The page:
In the sixth chapter of Hamlet on the Holodeck, Murray argues for the new possibility of a “novel that is not presented as a paperback but rather an electronic construction kit.” The idea of the reader constructing the text, in this most literal sense, is a fairly recent idea, but metaphorically it certainly has its roots in the kind of thinking that has been developing within reader response criticism.
This new constructed novel, Murray argues, will be an extension of childhood imaginative play; the reader will construct the world and the actors within the world based upon a series of formulaic frameworks. Murray goes on to argue that through a series of creating, enacting, transforming, and reenacting, the reader will eventually manifest their fantasy in a sort of catharsis or closure to the play acting. While certainly this new approach could be a valuable way of shifting the way we think about narratives, the question arises as to how much creative and imaginative agency is best; as with most things in life, the answer seems to lie in moderation.
In order for the reader to manifest their own latent fantasy in the narrative, a certain amount of control over the characters, the setting, and the story must be present; this much Murray makes clear. However, to give the reader absolute imaginative control actually hinders the creation of closure, I would argue. For catharsis to take place, a certain amount of immersion is necessary; that immersion is compromised when the reader is also the creator, just as the director of a play can not fully immerse himself into the action on stage.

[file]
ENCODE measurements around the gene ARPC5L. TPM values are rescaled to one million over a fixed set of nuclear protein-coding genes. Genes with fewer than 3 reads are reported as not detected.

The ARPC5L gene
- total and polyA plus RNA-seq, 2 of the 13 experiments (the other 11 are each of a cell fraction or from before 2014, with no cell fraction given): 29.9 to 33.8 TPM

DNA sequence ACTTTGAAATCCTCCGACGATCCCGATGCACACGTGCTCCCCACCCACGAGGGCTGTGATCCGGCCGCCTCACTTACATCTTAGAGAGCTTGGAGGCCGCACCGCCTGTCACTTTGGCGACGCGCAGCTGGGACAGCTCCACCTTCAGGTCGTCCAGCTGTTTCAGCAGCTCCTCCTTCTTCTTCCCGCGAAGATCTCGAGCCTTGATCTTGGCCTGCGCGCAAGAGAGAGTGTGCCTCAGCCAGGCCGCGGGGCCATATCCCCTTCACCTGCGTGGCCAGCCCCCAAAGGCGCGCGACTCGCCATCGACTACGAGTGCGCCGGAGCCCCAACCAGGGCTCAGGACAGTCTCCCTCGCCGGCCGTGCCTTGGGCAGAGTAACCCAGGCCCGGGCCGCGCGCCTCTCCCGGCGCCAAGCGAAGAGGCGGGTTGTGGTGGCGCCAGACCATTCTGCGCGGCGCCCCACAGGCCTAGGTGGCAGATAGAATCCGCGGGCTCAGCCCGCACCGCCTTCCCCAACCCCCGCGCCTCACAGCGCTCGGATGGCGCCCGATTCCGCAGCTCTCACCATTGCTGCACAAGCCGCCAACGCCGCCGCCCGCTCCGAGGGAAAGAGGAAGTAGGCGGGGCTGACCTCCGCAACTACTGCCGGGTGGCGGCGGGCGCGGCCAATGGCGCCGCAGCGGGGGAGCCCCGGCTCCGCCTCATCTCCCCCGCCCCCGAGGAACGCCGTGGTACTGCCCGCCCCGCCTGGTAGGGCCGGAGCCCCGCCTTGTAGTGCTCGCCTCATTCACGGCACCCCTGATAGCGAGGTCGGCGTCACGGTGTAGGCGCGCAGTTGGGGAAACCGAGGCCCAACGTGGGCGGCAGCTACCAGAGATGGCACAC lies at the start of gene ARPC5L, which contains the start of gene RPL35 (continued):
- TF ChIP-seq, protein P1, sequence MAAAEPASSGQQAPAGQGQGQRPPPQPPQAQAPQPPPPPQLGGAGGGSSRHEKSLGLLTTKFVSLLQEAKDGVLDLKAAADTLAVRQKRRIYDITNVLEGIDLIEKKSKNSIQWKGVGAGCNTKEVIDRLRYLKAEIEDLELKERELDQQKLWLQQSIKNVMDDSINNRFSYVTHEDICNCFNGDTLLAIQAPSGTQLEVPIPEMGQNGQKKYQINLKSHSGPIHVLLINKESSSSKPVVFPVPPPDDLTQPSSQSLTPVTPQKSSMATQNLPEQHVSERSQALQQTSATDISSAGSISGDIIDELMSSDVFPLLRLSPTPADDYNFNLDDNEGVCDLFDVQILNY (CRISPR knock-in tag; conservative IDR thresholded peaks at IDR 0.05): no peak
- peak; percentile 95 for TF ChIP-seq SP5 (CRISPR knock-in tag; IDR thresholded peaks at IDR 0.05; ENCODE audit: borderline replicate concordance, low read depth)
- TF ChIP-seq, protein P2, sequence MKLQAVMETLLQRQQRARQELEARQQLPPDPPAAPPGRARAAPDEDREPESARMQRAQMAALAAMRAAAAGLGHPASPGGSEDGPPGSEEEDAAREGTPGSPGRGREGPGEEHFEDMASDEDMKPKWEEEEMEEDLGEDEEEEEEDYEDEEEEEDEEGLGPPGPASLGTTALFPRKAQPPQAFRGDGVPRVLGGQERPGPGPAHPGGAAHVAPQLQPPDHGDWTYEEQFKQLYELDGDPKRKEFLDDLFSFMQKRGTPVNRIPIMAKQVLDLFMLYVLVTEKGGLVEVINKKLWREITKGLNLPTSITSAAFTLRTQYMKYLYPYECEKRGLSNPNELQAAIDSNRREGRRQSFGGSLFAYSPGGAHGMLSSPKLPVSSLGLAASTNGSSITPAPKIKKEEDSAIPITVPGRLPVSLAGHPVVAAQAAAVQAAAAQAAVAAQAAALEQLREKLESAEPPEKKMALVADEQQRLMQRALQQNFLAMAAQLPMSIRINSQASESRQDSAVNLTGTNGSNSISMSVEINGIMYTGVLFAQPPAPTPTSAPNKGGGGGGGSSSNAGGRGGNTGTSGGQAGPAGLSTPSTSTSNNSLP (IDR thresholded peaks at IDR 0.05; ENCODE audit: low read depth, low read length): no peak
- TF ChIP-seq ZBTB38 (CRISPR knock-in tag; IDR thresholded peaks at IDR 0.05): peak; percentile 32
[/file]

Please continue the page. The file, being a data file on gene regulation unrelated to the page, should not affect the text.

If the reader is given god-like creative omnipotence, immersion will be broken, for to be truly immersed you must both act and be acted upon; if the reader/creator is the sole designing force, he cannot be acted on, and therefore cannot become fully immersed in the experience.
However, having a limited amount of control actually increases the sense of immersion. When a situation acts upon the reader/creator in an unexpected way, the presence of some control will serve as a foil that will actually amplify the effect of helplessness, thus allowing for deeper immersion, and for greater impact on the reader.
The new image of the reader/creator, then, is one of a demi-god, who, while being a powerful creative force, is sometimes a victim to unchangeable circumstance.